Another thought about the shape of an ILS is that the further away you are, the less sensitive it is because like you said, it's not just a straight line shot into the sky. So if anyone has ever wondered why it's harder to hold an ILS on short final, that's why. 

 

Hmmm, I'm not really sure that's the reason, i.e. that the hyperbola shape has anything to do with sensitivity. I believe localizer sensitivity has nothing to do with the glideslope at all :)

 

It's the same reason why a VOR radial get's more sensitive once you get closer to the station.

 

 

 


I tried it in X-Plane. The glideslope signal is lost if the aircraft is more than 40-45 degrees left or right of the glideslope (with reference to the ILS course). Don't know if this is realistic or not.

 

Thanks Murmur! I don't know it either.

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Jaime Beneyto

 

My Flight Simulation videos [English & Spanish]

The White Zone is for loading and unloading only. If you got to load or unload, go to the White Zone!

 

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Hmmm, I'm not really sure that's the reason, i.e. that the hyperbola shape has anything to do with sensitivity. I believe localizer sensitivity has nothing to do with the glideslope at all :)

 

It's the same reason why a VOR radial get's more sensitive once you get closer to the station.

 

I wasn't talking about the glide slope. Just the localizer in general and it's shape going out.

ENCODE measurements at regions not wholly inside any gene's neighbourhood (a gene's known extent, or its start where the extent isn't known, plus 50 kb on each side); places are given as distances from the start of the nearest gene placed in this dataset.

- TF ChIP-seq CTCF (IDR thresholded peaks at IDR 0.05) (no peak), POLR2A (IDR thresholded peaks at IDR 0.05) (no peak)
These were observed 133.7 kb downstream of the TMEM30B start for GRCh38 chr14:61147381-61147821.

Whether a glideslope gets less sensitive as you go out is a good question though. I've never payed much attention to it as I've always found a glide slope much easier to hold center then the LOC.

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Does FSX or P3D simulate this or is it programmed in a straight line?

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Matthew Kane

 

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Does FSX or P3D simulate this or is it programmed in a straight line?

 

Good question. I don't have them installed, but the fastest way to check would be this:

 

.) enter slew mode and move the aircraft to line it up with an ILS (both LOC and GS indicators centered, runway heading) at some distance from the runway;

.) keeping heading constant, slowly move the aircraft to the left. If the GS antenna is to the left of the runway, the GS needle should move down (towards an "above glideslope" position);

.) slowly move the aircraft to the right. The GS needle should move up (towards a "below glideslope" position);

.) if the GS antenna is to the right of the runway, the opposite should happen.

 

If nothing happens, then this phenomenon is not modeled.